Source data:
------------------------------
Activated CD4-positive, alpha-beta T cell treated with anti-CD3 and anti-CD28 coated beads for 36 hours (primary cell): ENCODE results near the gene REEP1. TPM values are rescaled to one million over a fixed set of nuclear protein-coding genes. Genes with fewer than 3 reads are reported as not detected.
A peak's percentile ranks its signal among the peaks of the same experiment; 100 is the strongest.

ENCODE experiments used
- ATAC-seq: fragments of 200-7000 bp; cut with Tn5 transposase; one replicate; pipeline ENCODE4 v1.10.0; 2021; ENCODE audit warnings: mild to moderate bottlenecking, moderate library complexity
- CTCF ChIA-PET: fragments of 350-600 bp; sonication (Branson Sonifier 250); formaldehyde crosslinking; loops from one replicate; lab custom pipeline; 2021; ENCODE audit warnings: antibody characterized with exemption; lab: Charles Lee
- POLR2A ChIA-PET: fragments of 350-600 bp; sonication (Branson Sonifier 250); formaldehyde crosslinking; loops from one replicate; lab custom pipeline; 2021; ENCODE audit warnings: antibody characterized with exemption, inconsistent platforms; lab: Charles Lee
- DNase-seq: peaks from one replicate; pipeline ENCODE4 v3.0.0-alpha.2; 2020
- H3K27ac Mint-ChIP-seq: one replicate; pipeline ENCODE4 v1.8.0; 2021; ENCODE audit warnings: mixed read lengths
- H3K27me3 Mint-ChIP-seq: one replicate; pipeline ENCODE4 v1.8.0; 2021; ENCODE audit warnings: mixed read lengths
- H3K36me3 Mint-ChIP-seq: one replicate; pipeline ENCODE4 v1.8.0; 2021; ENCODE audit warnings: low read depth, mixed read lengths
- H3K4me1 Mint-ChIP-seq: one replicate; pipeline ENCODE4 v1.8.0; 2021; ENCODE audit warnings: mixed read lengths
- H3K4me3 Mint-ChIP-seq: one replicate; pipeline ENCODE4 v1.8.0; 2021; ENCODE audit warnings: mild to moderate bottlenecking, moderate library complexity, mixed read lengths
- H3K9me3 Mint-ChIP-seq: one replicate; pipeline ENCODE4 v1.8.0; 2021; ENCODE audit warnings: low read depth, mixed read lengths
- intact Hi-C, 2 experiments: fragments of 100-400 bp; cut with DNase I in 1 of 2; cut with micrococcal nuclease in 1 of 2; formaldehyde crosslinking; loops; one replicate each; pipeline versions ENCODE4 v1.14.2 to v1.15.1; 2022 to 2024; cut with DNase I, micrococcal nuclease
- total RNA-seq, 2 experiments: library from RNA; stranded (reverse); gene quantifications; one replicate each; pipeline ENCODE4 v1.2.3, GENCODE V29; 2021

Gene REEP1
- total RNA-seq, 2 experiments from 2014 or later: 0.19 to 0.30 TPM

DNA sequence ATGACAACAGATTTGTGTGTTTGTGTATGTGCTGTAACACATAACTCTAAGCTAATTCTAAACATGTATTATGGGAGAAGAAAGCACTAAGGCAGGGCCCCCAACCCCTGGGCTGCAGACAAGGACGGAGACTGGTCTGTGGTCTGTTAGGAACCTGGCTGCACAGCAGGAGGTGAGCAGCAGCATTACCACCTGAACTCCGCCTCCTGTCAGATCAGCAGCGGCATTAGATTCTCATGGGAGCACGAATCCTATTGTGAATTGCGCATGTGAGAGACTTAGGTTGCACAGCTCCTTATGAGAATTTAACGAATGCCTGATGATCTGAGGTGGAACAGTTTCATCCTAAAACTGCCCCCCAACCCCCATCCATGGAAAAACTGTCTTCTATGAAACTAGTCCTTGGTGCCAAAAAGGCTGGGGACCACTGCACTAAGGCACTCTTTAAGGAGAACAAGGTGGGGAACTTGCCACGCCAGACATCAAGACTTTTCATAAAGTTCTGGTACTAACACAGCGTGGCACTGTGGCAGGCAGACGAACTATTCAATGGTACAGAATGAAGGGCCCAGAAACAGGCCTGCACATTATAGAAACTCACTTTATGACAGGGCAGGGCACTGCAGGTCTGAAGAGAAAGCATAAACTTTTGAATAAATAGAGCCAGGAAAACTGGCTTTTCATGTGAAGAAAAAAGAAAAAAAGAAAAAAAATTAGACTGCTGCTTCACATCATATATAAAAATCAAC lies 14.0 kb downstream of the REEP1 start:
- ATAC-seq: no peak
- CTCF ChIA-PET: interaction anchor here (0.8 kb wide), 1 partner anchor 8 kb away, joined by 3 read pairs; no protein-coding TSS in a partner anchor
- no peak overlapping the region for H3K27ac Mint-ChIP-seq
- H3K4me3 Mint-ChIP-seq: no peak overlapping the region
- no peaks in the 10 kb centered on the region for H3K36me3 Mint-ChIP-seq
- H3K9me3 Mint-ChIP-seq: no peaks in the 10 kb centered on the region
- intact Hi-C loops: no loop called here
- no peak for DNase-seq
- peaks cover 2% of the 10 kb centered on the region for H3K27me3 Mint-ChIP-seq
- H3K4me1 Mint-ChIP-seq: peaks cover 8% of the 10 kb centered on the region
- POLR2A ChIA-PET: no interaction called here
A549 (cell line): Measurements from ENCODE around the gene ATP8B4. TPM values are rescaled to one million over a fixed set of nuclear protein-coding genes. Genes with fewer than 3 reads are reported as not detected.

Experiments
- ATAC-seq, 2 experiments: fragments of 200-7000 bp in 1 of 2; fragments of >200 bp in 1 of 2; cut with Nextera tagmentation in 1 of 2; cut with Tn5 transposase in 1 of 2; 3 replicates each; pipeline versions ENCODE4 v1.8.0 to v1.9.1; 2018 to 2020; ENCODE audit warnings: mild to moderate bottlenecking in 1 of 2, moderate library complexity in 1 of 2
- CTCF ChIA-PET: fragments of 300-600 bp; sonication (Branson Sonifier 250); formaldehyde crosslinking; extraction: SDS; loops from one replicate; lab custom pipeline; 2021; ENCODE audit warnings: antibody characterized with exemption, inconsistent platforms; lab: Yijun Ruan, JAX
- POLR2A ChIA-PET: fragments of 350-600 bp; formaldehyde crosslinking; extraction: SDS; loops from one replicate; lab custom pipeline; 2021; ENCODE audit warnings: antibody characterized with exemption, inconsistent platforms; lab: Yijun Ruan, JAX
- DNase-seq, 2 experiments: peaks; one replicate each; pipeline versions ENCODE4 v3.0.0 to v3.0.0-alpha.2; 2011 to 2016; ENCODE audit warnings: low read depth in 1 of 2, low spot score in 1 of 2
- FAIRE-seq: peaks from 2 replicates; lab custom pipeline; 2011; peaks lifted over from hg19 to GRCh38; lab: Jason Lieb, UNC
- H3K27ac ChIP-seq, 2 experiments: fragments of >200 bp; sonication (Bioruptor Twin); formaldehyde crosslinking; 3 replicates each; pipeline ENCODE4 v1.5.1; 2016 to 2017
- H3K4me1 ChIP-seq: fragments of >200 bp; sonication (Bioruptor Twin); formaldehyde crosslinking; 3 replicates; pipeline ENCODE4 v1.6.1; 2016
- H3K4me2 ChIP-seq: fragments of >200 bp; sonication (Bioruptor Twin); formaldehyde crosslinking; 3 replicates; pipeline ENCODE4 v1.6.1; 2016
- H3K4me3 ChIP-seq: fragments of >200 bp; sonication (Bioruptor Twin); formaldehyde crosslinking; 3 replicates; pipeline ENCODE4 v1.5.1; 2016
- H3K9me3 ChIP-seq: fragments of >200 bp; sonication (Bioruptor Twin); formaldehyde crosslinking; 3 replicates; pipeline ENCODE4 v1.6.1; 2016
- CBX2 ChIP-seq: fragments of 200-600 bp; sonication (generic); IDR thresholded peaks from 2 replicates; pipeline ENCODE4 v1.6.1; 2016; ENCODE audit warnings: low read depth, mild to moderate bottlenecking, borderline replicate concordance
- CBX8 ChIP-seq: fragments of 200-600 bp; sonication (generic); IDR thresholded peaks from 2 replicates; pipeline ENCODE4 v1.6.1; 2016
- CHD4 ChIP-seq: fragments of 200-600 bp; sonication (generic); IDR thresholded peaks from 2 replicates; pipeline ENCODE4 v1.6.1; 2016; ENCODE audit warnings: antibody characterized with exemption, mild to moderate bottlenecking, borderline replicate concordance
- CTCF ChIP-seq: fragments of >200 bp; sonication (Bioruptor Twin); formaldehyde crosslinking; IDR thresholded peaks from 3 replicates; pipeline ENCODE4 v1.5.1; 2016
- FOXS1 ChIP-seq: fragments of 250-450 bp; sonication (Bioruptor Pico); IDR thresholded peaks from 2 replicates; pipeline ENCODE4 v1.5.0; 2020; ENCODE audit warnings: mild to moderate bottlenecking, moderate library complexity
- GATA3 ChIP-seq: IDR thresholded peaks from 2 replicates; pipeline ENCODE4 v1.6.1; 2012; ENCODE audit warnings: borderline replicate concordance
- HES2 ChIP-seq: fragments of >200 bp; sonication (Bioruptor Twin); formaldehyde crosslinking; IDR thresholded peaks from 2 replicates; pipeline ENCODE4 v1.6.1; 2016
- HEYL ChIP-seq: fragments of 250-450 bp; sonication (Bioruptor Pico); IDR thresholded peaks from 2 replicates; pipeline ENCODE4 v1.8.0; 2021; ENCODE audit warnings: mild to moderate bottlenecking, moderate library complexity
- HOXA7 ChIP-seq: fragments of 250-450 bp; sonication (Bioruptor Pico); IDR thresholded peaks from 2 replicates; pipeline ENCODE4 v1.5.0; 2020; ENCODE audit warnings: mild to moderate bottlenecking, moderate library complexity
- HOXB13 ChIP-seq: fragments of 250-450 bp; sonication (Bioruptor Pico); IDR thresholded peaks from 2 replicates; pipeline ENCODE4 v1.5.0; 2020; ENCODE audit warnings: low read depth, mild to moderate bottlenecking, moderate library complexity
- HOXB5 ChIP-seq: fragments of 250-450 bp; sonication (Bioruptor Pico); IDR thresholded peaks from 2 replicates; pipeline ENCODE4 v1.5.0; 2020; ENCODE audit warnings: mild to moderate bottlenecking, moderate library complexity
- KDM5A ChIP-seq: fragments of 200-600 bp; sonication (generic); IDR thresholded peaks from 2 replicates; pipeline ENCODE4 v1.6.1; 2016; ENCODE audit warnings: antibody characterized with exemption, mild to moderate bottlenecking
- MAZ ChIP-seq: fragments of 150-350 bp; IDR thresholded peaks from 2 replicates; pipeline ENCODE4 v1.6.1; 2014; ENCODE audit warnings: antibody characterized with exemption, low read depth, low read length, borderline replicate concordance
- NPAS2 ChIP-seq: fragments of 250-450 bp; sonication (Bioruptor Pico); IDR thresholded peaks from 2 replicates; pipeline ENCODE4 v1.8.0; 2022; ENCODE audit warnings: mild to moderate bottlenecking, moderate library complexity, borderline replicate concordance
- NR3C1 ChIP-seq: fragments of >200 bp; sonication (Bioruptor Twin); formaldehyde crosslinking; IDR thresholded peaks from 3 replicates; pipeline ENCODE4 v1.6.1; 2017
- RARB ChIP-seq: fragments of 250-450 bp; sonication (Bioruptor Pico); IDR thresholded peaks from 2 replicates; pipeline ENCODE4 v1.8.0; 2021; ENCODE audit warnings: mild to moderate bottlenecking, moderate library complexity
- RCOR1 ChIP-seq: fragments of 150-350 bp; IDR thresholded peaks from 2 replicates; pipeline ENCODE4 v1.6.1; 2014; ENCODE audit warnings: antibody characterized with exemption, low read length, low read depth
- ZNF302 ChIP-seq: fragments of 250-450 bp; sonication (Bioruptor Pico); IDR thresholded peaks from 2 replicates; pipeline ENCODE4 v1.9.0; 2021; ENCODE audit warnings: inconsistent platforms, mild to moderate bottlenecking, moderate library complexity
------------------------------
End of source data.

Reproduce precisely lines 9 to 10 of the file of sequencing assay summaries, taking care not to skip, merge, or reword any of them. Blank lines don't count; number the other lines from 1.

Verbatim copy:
- H3K27me3 Mint-ChIP-seq: one replicate; pipeline ENCODE4 v1.8.0; 2021; ENCODE audit warnings: mixed read lengths
- H3K36me3 Mint-ChIP-seq: one replicate; pipeline ENCODE4 v1.8.0; 2021; ENCODE audit warnings: low read depth, mixed read lengths